Part of UNPROFOR's approach was the creation of 'safe zones' where persecuted members of the Bosnian Muslim population could find safety from the threat of Serbian violence. One of these was in the besieged city of Srebrenica. In July 1995, Serb Yugoslav forces massacred 7,000 boys and men in and around this UN 'safe zone' and expelled a further 20,000 from the area. Following this, the UN appealed to NATO for further air support and, with the start of Operation Deliberate Force in August 1995, NATO forced began a campaign of aerial strikes to suppress Serbian forces. In what would later be defined as genocide under international law, the massacre in Srebrenica provides a stark example of a failed humanitarian intervention.

    Kosovo (1998 - 1999)

    Later in the 1990s, NATO intervened militarily in another part of the former Yugoslav Republic. In 1998, a war began in Kosovo between the forces of Serbia, who regarded Kosovo as part of their country, and the Kosovo Liberation Army (KLA) - ethnic Albanian Muslims who were seeking independence from Serbian rule. The KLA, which had ties with Albania, had been complaining about human rights violations by Serbian forces for years. As a result of this repression, NATO forces organised a humanitarian intervention which began in 1999.

    Unlike the NATO intervention in Bosnia, which started with a mandate to monitor, the intervention in Kosovo involved direct attacks on Serbian forces from the beginning. From March to June 1999, NATO forces launched a 'humanitarian war' of air strikes against Serbian forces - both in Kosovo and in Serbia proper - which eventually led to the signing of the Kumanovo Treaty on the 9th of June 1999.

    Humanitarian Intervention, Kosovo war, StudySmarterAn image captured at the border of Kosovo and Montenegro, as civilians attempted to flee the violence, 1999, Wikimedia Commons

    Libya (2011)

    The conflict in Libya started as a series of protests against the regime of Muammar Gaddafi but escalated into a civil war between the government and rebel groups. On the 17th of March 2011, NATO forces voted in favour of imposing a no-fly zone in the region. On the 19th of March, the first French aircraft entered Libyan airspace in a NATO-led reconnaissance mission labelled 'Operation Harmattan'. For the next 7 months, NATO forces used their air and naval domination to not only limit the Gaddafi regime's military capabilities but also conduct targeted assaults against the government. NATO's intervention in the region has been criticised as disproportionate and ultimately politically destabilising.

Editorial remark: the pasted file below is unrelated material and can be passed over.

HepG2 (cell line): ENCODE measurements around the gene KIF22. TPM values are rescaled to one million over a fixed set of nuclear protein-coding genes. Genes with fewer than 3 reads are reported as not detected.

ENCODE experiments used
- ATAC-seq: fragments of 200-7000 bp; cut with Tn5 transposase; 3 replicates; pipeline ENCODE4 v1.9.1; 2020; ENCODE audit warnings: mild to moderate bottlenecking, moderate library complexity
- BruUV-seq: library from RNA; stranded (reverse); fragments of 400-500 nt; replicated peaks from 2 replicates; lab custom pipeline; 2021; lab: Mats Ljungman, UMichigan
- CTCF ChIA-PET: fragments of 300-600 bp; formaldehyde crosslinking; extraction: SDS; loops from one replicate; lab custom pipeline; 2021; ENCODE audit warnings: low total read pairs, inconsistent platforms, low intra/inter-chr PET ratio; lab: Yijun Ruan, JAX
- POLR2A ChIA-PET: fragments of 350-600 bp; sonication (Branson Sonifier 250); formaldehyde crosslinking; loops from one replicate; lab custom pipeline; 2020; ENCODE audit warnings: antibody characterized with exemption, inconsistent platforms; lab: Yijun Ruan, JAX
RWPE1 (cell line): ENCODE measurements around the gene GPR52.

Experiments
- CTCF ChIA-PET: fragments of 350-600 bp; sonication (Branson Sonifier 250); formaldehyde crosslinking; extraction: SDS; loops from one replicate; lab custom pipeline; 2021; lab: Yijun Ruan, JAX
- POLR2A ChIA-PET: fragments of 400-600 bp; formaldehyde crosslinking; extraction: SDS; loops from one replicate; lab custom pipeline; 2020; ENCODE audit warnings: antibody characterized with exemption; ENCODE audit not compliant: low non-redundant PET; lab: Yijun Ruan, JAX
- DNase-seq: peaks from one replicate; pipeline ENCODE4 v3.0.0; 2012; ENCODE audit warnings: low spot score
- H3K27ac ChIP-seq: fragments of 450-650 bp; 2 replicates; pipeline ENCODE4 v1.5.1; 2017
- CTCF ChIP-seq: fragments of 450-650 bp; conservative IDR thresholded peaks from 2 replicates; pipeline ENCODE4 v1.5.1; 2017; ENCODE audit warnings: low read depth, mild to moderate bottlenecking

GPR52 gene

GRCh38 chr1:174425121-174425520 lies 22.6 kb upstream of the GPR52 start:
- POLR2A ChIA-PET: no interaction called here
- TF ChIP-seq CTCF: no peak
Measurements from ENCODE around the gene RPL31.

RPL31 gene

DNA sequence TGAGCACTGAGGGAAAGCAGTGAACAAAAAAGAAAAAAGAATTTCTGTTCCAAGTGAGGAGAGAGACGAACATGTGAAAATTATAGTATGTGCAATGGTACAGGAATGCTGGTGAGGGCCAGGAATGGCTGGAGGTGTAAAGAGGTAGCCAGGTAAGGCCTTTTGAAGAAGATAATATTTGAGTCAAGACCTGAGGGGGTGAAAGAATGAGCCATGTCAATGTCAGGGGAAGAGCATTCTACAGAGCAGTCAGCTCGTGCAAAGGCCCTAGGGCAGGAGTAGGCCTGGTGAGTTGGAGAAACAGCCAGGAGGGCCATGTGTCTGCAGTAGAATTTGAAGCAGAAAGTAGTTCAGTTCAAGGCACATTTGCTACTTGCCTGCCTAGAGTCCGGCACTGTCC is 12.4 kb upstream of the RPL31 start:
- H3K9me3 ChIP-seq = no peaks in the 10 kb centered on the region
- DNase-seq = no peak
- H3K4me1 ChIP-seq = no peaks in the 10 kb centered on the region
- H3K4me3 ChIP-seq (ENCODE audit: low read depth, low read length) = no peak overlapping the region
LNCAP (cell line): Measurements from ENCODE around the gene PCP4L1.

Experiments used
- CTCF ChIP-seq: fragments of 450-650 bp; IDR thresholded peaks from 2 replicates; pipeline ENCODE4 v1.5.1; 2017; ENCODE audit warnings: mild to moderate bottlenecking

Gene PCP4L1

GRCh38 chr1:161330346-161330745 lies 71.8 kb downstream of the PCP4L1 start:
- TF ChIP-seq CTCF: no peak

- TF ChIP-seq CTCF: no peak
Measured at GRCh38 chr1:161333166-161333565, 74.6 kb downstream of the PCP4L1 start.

Ethics of Humanitarian Intervention

    The ethical considerations behind humanitarian interventions, therefore, are produced by a cost-benefit analysis which is based on the suffering of non-combatants. In this way, military-based humanitarian intervention is justified morally and ethically by the argument that, without intervention, universal human rights will continue to be encroached upon.

    As we have seen, the methods pursued by NATO forces during the early stages of the intervention were largely humanitarian - supplying aid and monitoring the progression of the conflict. However, after Srebrenica, it became clear that a more forceful approach was necessary. Therefore, this example is useful in understanding how humanitarian interventions are first justified and then, if necessary, intensified.